Gender Madness in American Psychiatry:
Essays from the Struggle for Dignity
Kelley Winters, Ph.D.
Gid Reform Advocates
Foreword by Dan Karasic, M.D.
Paperback: 220 pages
More than three decades after the American Psychiatric Association voted to remove the classification of homosexuality as a mental disorder, those who do not conform to their assigned birth-sex, either by inner identity or outer social expression, are labeled mentally ill in the Diagnostic and Statistical Manual of Mental Disorders (DSM). Resulting stereotypes of psychiatric disorder and sexual deviance pose grave consequences to their human dignity and civil liberties. For transsexual individuals, the current diagnostic categories of Gender Identity Disorder (GID) and Tranvestic Fetishism also pose barriers to access to medical transition procedures. As the APA works toward its fifth revision of the DSM in 2012, these gender diagnoses provoke growing controversy while failing to explain the existence of countless well-adjusted transsexual, gender queer and gender transcendent people who have contributed to society for millennia.
Gender Madness in American Psychiatry: Essays from the Struggle for Dignity provides an overview of the literature and attitudes behind the current diagnostic nomenclature and a historical snapshot of the issues and challenges faced by gender transcendent people on the eve of publication of the Fifth Edition of the DSM. This book contains a collection of essays from the struggle for transgender dignity and health care access. They are expanded from pieces posted to the GID Reform Advocates web site in 2008 and incorporate the generous feedback and discussion from advocates and critics.
For students of psychology, sociology, anthropology and gender studies curricula, this book provides an overview of the literature and social context that led to the current diagnostic nomenclature. It offers a historical snapshot of the issues and challenges faced by the trans-community on the eve of publication of the DSM-5. For gender transcendent people, this book is a call for respect and celebration of the broad diversity that exists within our community. Yet, it is also a call for unity and solidarity in demanding change for psychiatric policies and stereotypes that harm all trans-people. For mental health clinicians who work with transitioning clients, this book is intended to provide some insight, from a trans-perspective, into the barriers to social legitimacy and access to medical care that are posed by the categories of current Gender Identity Disorder and Transvestic Fetishism.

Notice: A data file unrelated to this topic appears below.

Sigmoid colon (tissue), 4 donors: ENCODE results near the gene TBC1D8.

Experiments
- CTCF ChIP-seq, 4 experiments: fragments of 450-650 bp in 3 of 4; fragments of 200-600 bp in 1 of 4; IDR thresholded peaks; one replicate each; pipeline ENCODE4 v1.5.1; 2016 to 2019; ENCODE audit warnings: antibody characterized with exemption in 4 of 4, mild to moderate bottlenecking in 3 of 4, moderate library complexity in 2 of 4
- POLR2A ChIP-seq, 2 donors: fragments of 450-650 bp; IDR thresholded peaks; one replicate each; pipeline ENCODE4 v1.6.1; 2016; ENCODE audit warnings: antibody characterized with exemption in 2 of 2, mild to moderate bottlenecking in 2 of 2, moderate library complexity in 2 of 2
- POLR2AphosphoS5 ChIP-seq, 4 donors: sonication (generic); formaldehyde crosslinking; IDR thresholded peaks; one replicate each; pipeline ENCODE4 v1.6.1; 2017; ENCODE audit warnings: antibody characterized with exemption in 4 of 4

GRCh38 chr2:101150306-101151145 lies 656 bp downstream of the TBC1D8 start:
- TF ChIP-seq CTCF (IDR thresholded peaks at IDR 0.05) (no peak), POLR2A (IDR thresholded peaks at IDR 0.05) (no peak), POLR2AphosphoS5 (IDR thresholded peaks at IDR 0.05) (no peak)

For policy makers involved with the DSM-5 Task Force, this book is a plea to listen to the concerns raised by those whose lives are so deeply impacted by the policies you will enact.
I hope that this book will encourage dialogue and understanding that lead to forward progress on reducing the terrible stigma of mental illness and sexual deviance that exists for all gender transcendent people and on reducing barriers to corrective medical and surgical care for those who need them.
Because our identities are not disordered.